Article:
North Korea Threaten Missile near Guam
Jenny Kim, Aug. 9, 2017, 9:39 a.m.
North Korea's military announced Wednesday it is considering missile strikes aimed at laying siege to Guam, home to several U.S. strategic bombers.
The Korean People's Army (KPA) stressed that it stands ready to stage an all-out armed conflict if Washington presses ahead with a preventive war against it.
The saber-rattling came hours after U.S. President Donald Trump warned that North Korea will be met with "fire and fury" should it stick to ambitions to hit the U.S. with ballistic missiles.
The North's Strategic Force said it's "now carefully examining the operational plan for making an enveloping fire at the areas around Guam with the medium-to-long-range strategic ballistic rocket Hwasong-12," according to an English-language statement carried by the official Korean Central News Agency (KCNA).
It cited the need to contain the U.S. major military bases on Guam, including the Anderson Air Force Base, where U.S. strategic bombers are based.
The plan will soon be reported to the Supreme Command after "full examination and completion," and will be put into practice "in a multi-concurrent and consecutive way" at its leader Kim Jong-un's order, added the command.
South Korean defense officials said the North's artillery uses the term "enveloping fire."
"It appears to mean an operation to put Guam under siege to block the deployment of U.S. strategic assets in and out of the island," a defense ministry official said.
Guam hosts various types of high-profile U.S. military weapon systems, including B-1B and B-52 strategic bombers, as well as the THAAD missile defense system.
Earlier this week, two B-1B Lancers flew over Korea again in a joint training with South Korean fighter jets. It reportedly takes only two hours for the supersonic bomber to reach Korea from Guam.
The North has responded sensitively to such a deployment.
This image captured from footage of North Korea's state broadcaster on July 29, 2017, shows North Korea's firing of an intercontinental ballistic missile a day earlier. (For Use Only in the Republic of Korea. No Redistribution)
Tensions have escalated amid the North's talk of retaliation against Washington in response to the United Nations Security Council's adoption of a new sanctions resolution against the regime for its continued launch of intercontinental ballistic missiles (ICBMs).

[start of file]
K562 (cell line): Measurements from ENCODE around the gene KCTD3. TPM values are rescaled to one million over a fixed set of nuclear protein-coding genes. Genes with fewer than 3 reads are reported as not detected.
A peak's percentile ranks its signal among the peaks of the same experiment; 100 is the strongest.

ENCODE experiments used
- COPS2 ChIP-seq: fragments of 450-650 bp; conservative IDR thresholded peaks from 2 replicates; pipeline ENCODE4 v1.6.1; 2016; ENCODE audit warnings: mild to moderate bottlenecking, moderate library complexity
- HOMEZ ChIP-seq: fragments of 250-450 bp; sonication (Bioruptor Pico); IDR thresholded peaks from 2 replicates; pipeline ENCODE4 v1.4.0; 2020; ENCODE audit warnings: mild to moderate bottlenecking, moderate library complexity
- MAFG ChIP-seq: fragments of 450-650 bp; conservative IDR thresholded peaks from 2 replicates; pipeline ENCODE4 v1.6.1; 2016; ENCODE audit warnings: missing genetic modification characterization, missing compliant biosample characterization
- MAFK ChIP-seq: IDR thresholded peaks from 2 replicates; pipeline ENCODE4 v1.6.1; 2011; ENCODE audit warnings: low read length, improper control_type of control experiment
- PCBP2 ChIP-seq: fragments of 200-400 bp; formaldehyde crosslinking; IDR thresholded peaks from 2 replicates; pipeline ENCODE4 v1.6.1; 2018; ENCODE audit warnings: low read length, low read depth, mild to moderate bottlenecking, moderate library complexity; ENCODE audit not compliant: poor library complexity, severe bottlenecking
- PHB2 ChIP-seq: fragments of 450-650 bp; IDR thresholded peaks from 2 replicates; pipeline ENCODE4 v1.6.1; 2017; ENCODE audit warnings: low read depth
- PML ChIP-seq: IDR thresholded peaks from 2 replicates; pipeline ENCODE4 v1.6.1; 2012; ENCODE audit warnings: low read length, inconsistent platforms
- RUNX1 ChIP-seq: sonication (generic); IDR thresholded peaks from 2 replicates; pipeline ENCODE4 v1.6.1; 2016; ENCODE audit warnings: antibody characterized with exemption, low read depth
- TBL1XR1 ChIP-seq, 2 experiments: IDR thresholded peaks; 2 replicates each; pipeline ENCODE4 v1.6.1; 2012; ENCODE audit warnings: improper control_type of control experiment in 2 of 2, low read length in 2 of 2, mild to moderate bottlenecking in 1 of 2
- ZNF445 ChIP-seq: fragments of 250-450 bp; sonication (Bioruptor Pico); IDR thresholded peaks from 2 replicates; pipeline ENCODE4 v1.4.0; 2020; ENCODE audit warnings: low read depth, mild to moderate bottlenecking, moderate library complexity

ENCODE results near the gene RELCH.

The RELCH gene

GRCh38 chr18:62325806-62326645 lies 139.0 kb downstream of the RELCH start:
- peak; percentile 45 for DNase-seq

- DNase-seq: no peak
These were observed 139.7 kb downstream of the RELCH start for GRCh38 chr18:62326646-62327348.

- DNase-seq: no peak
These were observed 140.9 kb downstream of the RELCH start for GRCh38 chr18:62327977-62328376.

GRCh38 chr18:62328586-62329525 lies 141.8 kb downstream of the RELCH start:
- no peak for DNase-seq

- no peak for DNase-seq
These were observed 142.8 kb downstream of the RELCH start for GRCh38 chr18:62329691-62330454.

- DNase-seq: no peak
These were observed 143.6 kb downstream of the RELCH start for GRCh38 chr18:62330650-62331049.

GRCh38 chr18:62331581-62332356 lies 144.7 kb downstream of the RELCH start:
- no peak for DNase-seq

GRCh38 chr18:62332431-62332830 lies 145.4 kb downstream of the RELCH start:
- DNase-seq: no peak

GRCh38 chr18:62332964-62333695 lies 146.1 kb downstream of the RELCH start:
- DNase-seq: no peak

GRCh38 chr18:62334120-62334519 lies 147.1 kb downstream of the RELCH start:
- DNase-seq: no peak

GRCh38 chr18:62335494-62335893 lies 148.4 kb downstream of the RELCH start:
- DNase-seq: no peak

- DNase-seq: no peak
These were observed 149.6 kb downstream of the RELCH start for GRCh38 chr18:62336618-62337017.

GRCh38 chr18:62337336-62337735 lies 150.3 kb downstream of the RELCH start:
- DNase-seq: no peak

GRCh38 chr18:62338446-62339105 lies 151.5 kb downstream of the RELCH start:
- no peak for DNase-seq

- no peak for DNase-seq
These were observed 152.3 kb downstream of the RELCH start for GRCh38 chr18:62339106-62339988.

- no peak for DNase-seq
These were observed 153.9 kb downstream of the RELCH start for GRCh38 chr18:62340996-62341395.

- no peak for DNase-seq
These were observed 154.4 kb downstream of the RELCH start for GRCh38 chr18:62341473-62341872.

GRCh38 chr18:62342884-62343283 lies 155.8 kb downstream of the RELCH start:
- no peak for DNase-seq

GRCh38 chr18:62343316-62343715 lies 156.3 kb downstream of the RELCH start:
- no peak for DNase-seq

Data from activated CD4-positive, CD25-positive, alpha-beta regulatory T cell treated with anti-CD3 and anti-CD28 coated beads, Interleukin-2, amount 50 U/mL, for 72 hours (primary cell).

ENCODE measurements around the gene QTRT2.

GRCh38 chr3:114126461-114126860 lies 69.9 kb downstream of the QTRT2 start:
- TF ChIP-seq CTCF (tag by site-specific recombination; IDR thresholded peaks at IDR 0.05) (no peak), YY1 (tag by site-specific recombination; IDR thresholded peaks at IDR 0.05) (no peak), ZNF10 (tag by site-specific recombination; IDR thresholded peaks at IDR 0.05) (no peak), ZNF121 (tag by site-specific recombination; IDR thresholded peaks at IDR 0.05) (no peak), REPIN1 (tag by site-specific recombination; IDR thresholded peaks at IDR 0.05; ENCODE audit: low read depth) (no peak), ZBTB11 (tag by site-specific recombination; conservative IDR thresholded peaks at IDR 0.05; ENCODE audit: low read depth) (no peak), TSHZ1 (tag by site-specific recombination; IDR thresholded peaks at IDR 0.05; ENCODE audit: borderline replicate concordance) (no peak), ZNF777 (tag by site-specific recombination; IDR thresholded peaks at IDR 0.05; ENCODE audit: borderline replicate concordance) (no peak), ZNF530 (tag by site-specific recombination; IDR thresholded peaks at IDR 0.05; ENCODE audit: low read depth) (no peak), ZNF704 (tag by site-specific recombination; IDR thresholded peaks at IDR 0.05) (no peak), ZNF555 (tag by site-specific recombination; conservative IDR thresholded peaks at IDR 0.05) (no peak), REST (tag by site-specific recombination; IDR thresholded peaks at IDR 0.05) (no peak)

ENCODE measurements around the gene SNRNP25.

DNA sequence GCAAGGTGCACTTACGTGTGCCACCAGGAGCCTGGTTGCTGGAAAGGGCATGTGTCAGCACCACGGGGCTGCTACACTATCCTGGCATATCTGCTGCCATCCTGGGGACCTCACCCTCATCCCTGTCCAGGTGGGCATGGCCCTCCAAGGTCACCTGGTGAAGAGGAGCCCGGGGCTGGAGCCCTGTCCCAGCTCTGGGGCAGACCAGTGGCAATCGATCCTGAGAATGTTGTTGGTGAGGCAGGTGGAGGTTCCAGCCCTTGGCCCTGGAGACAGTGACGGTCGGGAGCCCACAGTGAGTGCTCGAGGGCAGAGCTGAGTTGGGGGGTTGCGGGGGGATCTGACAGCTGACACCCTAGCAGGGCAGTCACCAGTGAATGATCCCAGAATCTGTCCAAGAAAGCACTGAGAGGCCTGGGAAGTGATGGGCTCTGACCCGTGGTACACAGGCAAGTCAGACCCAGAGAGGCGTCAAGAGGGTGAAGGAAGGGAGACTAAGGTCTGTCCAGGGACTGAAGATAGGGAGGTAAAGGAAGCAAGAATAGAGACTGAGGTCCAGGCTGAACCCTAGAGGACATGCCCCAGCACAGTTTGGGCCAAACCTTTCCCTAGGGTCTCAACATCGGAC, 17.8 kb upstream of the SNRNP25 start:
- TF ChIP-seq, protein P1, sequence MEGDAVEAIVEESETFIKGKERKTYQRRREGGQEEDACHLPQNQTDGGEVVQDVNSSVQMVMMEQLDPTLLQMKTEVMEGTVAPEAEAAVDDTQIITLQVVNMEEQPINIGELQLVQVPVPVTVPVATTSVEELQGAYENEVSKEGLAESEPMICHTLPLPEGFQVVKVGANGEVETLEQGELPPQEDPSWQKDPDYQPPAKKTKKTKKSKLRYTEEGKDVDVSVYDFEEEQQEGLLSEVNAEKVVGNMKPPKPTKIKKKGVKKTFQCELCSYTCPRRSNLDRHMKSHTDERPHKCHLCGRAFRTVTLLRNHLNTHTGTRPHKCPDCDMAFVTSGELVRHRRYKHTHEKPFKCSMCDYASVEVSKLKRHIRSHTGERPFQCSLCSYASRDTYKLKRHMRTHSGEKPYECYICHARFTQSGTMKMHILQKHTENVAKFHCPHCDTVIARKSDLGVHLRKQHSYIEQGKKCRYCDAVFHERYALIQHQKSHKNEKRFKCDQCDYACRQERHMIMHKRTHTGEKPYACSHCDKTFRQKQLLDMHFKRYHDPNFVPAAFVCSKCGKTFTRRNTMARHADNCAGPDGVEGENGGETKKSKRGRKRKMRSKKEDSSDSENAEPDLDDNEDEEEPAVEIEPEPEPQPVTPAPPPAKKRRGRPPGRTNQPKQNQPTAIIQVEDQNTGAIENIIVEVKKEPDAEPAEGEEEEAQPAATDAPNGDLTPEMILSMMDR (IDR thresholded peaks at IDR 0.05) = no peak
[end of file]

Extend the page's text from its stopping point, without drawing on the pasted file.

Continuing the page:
The nuclear-armed Korea fired an ICBM, called the Hwasong-14, on July 4, followed by another one that traveled a longer distance in late July.
Experts said that the second one may have put much of the U.S. mainland within range, including Los Angeles and Chicago.
The U.S. has concluded that the secretive nation has successfully produced a miniaturized nuclear warhead that can fit inside its missiles, The Washington Post said in a report based on the U.S. intelligence community's assessment.
Trump's top security adviser H.R. McMaster earlier told MSNBC that the U.S. is preparing for a "preventive war" with North Korea among other options on the table to deal with Pyongyang's nuke and missile threats.
A preventive war is aimed at heading off the possibility of an enemy's attack.
North Korea reacted angrily.
"The provocative war the U.S. has devised and plans to execute will be countered with a just all-out war of wiping out all the strongholds of the enemies, including the U.S. mainland," said a spokesman at the General Staff of the KPA.
An official at South Korea's presidential office said that the security situation on the peninsula is grave, but that does not represent a crisis.
"Pyongyang seems to be overly sensitive to the U.N. sanctions. Its threat on Guam appears to be aimed at boosting internal solidarity," he said.
Experts said that North Korea is likely to continue its bellicose threats as Seoul and Washington will conduct their annual joint military drills starting in late August.
Pyongyang has claimed that the exercise is a rehearsal for invasion despite reassurance by the allies that it is defensive in nature.
Kim Dong-yub, a professor at Kyungnam University, said that North Korea appears to be aiming to keep the U.S. from sending strategic assets by stating that it is zeroing in on Guam.
"The North may seek to fire the Hwasong-12 at a different direction such as into the Philippine Sea as it launched a long-range rocket," he said. "The North and the U.S. are expected to continue their showdown this month."